Alan Axelrod has authored a book entitled When the Buck Stops with You: Harry S. Truman on Leadership. In the book, he takes a Truman quote and then writes a few paragraphs on the leadership principle mentioned.
Harry Truman is one of my favorite Presidents, Americans and Masons. He lived the Masonic tenets in his entire life, not just in Lodge.
Mr. Axelrod writes that Margaret Truman, in her book Where the Buck Stops quotes her father: "It is my opinion that if the president isn't in an occasional fight with Congress or the courts, he's not doing a good job."
Mr. Axelrod observes that "in any organization … it is complete harmony that is a sign of ill health. Conflict … is healthy.”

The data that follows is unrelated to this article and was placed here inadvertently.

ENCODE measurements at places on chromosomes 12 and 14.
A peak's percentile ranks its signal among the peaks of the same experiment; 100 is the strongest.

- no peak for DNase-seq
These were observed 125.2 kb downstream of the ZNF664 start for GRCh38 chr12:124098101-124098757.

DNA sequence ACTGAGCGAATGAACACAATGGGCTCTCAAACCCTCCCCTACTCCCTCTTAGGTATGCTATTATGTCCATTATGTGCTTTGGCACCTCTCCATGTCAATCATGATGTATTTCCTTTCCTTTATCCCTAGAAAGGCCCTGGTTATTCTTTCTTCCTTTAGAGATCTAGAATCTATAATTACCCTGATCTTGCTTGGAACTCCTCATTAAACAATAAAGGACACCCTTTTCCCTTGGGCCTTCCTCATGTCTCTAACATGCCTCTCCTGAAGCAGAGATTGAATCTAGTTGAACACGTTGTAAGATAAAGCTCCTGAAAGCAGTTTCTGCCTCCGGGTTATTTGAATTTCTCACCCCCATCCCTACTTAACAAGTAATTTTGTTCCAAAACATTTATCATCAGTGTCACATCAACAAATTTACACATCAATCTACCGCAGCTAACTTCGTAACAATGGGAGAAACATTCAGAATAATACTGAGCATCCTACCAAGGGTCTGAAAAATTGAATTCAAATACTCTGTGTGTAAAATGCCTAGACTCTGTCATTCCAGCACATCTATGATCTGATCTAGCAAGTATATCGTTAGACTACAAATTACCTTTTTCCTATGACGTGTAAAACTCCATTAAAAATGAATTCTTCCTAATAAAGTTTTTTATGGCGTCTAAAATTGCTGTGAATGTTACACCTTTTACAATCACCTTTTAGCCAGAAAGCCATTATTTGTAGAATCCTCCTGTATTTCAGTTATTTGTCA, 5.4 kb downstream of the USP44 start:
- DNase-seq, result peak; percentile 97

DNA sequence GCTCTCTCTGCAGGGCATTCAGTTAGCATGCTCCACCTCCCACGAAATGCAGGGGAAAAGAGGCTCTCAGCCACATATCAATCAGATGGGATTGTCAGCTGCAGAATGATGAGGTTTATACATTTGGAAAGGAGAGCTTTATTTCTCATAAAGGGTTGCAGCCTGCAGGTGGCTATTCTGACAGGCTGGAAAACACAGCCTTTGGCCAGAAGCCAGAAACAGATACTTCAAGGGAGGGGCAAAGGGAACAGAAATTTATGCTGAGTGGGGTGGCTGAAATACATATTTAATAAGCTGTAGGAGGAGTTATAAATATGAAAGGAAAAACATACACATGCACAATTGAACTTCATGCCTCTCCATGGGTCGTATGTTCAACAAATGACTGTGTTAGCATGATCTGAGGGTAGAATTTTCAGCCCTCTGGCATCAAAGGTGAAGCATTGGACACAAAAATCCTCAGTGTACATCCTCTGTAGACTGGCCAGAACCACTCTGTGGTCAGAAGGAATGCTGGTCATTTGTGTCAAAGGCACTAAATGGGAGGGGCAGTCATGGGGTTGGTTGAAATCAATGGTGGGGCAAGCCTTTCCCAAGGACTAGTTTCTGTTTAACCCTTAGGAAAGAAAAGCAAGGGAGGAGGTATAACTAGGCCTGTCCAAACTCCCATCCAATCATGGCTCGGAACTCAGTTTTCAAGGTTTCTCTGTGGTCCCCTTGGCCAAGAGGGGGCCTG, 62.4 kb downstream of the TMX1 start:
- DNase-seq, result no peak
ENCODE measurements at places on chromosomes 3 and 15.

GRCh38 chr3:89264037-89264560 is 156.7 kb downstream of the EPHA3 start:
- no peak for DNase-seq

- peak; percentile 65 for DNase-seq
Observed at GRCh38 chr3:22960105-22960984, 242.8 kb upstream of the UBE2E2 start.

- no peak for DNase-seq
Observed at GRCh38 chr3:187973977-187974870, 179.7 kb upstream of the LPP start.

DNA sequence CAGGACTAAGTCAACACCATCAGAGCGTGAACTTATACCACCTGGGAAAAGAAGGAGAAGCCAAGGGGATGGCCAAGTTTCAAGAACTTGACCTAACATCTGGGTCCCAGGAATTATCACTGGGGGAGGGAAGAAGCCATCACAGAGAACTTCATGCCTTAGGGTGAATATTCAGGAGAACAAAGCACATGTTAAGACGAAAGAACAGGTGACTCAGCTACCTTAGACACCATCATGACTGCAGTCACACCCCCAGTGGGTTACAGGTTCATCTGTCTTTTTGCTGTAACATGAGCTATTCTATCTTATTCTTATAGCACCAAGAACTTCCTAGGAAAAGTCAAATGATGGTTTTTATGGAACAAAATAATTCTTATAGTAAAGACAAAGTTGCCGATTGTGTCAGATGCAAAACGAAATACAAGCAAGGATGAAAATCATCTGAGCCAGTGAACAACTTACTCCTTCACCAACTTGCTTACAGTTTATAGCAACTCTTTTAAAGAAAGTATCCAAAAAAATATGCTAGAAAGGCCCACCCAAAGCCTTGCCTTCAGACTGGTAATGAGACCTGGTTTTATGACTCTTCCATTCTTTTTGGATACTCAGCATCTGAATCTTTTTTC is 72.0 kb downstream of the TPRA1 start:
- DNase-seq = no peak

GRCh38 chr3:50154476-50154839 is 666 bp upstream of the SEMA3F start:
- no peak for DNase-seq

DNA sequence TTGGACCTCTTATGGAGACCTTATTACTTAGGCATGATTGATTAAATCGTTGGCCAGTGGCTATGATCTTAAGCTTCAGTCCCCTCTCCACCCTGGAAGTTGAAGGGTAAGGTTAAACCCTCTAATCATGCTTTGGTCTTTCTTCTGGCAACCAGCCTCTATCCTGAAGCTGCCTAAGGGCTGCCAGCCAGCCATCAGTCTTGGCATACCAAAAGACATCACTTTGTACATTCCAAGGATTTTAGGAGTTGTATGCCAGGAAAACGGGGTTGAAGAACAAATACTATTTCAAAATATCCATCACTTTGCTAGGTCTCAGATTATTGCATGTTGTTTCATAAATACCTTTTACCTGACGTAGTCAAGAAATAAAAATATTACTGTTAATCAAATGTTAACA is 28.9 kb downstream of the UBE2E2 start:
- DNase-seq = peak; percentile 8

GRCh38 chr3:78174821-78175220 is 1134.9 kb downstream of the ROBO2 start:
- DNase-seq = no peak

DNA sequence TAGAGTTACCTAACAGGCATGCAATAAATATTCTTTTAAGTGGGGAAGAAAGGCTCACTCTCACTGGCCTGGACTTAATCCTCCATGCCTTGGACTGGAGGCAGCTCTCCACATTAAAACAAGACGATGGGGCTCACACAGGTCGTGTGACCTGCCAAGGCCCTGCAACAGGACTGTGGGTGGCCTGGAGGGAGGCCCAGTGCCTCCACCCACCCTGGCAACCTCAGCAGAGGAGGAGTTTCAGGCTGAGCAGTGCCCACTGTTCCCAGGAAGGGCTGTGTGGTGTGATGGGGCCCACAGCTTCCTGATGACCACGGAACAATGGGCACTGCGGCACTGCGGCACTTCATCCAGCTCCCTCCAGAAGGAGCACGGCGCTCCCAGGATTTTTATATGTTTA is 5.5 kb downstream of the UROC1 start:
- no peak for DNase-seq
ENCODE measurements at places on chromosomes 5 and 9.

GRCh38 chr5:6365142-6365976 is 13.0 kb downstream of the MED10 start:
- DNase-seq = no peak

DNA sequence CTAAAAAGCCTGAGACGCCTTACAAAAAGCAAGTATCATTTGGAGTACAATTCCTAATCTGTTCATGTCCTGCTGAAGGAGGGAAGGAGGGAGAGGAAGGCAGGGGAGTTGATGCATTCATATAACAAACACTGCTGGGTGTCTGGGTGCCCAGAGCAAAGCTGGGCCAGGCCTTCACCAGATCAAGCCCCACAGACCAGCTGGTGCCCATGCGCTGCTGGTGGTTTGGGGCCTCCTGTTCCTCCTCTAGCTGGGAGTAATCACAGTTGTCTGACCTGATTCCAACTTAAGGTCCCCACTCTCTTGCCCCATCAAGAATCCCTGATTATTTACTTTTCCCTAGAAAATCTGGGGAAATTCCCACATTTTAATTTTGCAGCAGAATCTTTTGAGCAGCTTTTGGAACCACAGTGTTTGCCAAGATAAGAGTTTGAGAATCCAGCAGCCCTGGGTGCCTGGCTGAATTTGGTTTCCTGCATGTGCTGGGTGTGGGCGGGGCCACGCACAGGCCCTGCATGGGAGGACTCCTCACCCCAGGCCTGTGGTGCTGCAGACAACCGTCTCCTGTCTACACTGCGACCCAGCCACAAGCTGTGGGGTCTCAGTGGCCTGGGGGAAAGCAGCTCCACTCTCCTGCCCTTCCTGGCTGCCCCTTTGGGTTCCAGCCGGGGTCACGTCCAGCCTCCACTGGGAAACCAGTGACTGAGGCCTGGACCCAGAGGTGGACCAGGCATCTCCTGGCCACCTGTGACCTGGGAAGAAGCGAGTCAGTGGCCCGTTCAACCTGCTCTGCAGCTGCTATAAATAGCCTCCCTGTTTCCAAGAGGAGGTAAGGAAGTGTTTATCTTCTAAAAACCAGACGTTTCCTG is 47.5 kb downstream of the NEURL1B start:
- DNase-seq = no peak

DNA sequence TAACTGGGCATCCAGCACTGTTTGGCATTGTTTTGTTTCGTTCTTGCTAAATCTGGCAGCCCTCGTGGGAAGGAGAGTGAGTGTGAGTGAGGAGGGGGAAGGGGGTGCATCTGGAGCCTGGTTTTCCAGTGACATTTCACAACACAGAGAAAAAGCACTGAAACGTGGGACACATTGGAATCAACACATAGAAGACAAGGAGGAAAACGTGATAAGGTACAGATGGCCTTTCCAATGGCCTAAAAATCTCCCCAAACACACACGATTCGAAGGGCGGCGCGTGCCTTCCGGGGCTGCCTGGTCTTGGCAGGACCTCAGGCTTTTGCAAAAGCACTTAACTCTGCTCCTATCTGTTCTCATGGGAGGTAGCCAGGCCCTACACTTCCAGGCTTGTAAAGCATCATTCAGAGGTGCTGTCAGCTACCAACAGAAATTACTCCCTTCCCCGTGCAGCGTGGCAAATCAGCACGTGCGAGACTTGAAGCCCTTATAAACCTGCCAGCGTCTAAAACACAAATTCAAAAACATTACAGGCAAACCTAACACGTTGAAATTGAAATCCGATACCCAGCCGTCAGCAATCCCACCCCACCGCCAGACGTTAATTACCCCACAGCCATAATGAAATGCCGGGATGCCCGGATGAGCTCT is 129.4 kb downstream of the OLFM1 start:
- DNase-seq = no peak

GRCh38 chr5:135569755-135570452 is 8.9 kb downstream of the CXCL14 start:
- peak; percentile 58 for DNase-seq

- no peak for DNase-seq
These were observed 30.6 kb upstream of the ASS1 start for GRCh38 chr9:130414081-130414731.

While there is no point to pick a fight, there is no point to run away from conflict, either. Mr. Axelrod ends this discussion by observing “Be willing to fight, and be willing to be fought against. That’s part of a leader’s job – but only a part. Make sure the conflict does not leave people hurt and bruised but, rather, creates fresh perceptions, new ideas and alternate approaches to benefit everyone. Don’t fight to defeat your “enemies”, but to preserve and promote the true health of the organization.”
When conflict arises in your lodge, or in our Grand Lodge, look for an opportunity to advance the Craft. Fight fair. We’re all Brothers.